Here’s a little story of fraud and imagination with a few important lessons regarding security…
This story starts in a roundabout way with a missing checkbook. If you are one of those people who travel a lot, you realize how often you are looking for a missing item. Several months ago on one of our many trips between our two houses, a checkbook was misplaced. We looked at Mike’s house, tore apart his car and had my mom search her house all to no avail.
To this day Mike is convinced that his Dodge Nitro ate the checkbook and it will eventually turn up, but he took precautions nonetheless. He reduced the balance in this account to $400, and he moved recurring transactions to another checking account. Several months went by, and there was no sign that anyone had the checkbook.
Last Thursday night while doing some online banking, Mike discovered that the balance in this checking account was now zero. He looked online for a copy of the check and instead found two PayPal transactions. He then viewed his PayPal account and realized that his account initiated these purchases.
Being the helpful wife that I am, I asked if had forgotten about some purchase he had made recently using PayPal. When he located the payee on these transactions and went to their web site, he promptly informed me he had not purchased a prom dress!
Next began a whole weekend of phone calls to the bank to prohibit transactions on this checking account and to PayPal to report fraud. Fortunately everyone assured him that the $400 would be refunded to his account. Here’s where things really got kind of funky…
Thinking now that this was not about his missing checkbook but that someone hacked into his PayPal account, Mike wanted to change his password. Talking with PayPal customer service early Friday morning, they said they would send him an email with information regarding these two transactions. Mike checked throughout the day on Friday, and he didn’t receive their email. Being slightly paranoid, he continued to check out things on his computer. I told him it was just like CSI except he wasn’t using Q-tips!
His next comment was “you won’t believe this, but I found the email from PayPal in my sent box”. He also found several other emails that he had not sent. He called Yahoo to discuss a possible mail problem. During their trouble shooting, they asked him to check mail filters. Much to his surprise, Mike found 3 filters directing incoming email from PayPal, EBay, and the prom dress store to be put into his sent mail folder instead of inbox. He suddenly realized that someone had hacked his email to hide these fraudulent transactions!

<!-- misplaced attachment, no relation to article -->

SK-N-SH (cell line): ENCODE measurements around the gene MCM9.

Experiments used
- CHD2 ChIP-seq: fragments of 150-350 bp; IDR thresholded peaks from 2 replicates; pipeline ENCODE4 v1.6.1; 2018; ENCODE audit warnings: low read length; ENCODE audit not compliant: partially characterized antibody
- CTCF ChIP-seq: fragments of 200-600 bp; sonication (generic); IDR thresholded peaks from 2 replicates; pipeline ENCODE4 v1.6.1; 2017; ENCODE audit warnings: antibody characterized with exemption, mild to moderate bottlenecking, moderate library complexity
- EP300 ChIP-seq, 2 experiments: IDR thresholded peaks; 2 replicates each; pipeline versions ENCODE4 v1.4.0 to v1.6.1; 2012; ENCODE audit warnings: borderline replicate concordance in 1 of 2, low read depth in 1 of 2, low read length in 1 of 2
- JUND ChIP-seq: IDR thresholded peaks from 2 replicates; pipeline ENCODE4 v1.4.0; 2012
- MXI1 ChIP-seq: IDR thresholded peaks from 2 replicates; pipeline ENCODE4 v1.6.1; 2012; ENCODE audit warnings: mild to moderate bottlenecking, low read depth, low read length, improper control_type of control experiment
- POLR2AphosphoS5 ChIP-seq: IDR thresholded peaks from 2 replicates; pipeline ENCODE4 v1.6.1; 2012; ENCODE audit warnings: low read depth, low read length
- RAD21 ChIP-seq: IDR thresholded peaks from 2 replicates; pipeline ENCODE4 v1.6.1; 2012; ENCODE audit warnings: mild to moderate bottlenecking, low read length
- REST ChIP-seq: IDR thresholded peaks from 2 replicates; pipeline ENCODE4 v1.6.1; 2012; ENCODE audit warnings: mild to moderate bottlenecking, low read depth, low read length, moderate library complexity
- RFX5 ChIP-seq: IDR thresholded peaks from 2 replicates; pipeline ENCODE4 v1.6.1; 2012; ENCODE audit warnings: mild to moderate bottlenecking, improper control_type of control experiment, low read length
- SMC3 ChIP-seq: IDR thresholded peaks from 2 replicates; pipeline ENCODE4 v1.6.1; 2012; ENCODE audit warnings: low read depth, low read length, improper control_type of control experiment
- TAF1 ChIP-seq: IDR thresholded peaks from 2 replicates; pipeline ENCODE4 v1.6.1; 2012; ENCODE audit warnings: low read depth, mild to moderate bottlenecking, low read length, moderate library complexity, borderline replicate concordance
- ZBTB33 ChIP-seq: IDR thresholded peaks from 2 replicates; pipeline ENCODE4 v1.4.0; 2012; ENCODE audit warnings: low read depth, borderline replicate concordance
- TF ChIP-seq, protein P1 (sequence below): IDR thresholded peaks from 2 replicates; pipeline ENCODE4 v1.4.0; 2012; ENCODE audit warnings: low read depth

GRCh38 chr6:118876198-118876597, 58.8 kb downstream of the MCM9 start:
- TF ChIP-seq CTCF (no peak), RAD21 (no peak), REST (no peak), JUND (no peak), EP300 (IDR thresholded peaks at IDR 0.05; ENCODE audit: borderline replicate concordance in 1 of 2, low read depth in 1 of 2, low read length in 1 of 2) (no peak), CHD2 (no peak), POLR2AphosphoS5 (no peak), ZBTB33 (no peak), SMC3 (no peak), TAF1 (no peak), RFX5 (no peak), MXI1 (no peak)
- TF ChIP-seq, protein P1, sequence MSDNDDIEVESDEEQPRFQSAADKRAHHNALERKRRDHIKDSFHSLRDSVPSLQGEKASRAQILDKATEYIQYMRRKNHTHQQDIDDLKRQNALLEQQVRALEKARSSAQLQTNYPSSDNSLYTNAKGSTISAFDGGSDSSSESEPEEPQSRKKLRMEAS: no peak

The plot thickened as he read the emails in his sent box… The prom dress store sent an email to Mike asking about the shipping address being different than the billing address. They asked for some documentation proving the identity of Mike as the purchaser. The ‘perp’, posing as Mike and using his email, sent the prom dress store a copy of ‘Mike’s Verizon bill’. This bill, which we had never seen before, had Mike’s postal address pasted in, and it included a phone number that was not Mike’s cell phone number.
So now the real paranoia sets in. Someone has hacked your PayPal account, made purchases from a store in China and hacked into your email to cover up the transactions. Mike proceeded to spend many hours changing passwords on every account possible, deleting email filters, providing documentation to PayPal and doing more investigation.
Here’s what he found through a whole series of web searches.
The prom dress store was located in China. The emails sent from his account included a name and phone number. The phone number had a Santa Barbara prefix.
The name signed on the email was the same as a past president of Vietnam, and judging from the number of people with this name, it was a popular name. Surely all this information was bogus, but coincidentally, we had just vacationed in Santa Barbara…
So, there is our tale of attempted fraud. Our imaginations went crazy these past few days. Why buy prom dresses from China? Or was this really a money laundering company? What is the China connection anyway? Was it a person or a ‘bot’ that hacked into Mike’s accounts? Why put emails into the sent box instead of deleting them? Why include a name and phone number on the email sent under Mike’s name? Was this a mistake or by design? Did the use of Mike’s iPad in Santa Barbara have anything to do with this? Is there anything else we should be worried about?
Ok, finally the lessons learned from all of this:
1. Don’t use your email password on any other account as email may not be secure with mobile devices. Turns out Mike had the same password for email and PayPal. Oops!
2. Change passwords frequently and make them difficult, especially if the user name is your email address.
3. Check your online bank and credit card transactions frequently to insure they are legit.
4. If you find something suspicious, report it to your financial institution ASAP which gives you better chance of a refund.
5. Review whether email filters are in place.
6. Review your sent emails to make sure you sent them.
7. Be slightly paranoid about your computer and file security.
8. Don’t be afraid to indulge in a little international intrigue…